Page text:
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I should explain that bus lanes are only one of a number of factors which influence the publics choice between travelling by bus or by private car. Other factors such as the price of fuel, car
parking costs and availability, the convenience of public transport and the general level of disposable income, all influence commuters choice of travel mode. It is therefore impossible to directly attribute any change in car numbers solely to the availability of bus lanes on Belfasts main arterial routes.
As bus lanes were part of a package of measures provided to improve bus journey times and reliability, perhaps a more useful measure of their effectiveness is the level of bus patronage over any particular period of time. Overall Citybus/Metro patronage has increased by 20.5% over the 2 year period between 2003/04 and 2005/06. In addition, since the introduction of Metro in February 2005, Translink have recorded a 14% increase in patronage.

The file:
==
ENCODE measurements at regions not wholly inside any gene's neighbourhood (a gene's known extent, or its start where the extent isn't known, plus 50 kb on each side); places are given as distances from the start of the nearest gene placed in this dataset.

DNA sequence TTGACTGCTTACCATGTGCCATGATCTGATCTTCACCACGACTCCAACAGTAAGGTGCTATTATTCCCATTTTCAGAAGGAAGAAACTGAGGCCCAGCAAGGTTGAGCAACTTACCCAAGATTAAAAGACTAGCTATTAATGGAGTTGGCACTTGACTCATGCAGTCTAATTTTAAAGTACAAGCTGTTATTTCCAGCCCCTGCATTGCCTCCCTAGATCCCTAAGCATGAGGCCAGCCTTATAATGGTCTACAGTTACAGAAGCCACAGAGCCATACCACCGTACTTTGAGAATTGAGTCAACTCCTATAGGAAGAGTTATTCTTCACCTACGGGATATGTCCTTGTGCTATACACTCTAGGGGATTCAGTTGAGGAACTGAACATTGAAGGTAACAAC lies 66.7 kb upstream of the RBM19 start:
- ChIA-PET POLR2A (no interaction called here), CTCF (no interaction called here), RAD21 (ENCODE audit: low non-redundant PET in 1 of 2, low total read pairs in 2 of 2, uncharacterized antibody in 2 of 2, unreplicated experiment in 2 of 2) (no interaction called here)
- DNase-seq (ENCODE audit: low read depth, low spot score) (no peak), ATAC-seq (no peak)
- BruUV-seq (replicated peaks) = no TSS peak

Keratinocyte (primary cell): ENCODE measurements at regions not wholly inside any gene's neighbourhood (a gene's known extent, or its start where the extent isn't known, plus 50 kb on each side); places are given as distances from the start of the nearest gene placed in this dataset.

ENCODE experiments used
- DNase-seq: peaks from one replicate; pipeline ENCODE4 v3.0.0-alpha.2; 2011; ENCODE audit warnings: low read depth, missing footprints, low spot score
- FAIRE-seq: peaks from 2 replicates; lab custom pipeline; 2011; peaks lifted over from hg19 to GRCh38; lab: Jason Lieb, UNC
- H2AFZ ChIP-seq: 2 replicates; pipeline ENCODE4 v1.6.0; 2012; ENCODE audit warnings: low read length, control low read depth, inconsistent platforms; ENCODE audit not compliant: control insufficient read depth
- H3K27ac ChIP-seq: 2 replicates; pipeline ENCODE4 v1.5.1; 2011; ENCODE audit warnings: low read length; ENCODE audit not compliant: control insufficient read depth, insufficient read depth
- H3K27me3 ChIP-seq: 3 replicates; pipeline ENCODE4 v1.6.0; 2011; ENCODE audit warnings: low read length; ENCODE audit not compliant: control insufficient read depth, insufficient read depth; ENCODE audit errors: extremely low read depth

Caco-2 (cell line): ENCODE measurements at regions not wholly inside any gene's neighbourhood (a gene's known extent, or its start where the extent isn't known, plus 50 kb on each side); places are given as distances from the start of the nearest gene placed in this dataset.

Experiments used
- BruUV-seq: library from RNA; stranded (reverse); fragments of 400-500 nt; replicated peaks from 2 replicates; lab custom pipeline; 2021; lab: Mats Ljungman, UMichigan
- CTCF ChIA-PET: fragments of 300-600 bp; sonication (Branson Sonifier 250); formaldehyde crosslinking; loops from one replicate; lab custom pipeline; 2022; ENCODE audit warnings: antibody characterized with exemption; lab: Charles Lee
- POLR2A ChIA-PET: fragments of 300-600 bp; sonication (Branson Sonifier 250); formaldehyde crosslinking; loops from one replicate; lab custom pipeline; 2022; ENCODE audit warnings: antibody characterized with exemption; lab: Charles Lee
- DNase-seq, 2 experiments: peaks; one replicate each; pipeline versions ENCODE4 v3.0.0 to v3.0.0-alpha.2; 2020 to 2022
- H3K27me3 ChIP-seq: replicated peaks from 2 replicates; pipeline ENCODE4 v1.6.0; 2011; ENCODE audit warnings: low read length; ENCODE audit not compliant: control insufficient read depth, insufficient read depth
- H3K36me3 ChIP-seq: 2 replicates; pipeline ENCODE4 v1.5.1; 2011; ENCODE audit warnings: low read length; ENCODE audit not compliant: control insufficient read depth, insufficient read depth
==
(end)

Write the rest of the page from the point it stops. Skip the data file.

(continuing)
While I appreciate we cannot attribute all of this growth in patronage to the introduction of bus lanes, it is, nevertheless, an encouraging trend which we hope to improve upon.
Mrs. Iris Robinson: To ask the Secretary of State for Northern Ireland how many women from targeting social need areas in (a) inner east Belfast and (b) Strangford are not using the offer of screening for (i) breast and (ii) cervical cancers; and what plans there are to increase the numbers using these services. 
The Department's Regional Cancer Framework document, which will be published shortly, recommends that commissioners and providers, working with local women and the voluntary sector, should target areas of low uptake for screening.
The Eastern Health and Social Services Board has already put in place a number of initiatives to increase uptake rates for both breast and cervical screening. These include providing advice to voluntary and community groups, attendance at women's health fairs and provision of cervical screening for women with learning disabilities.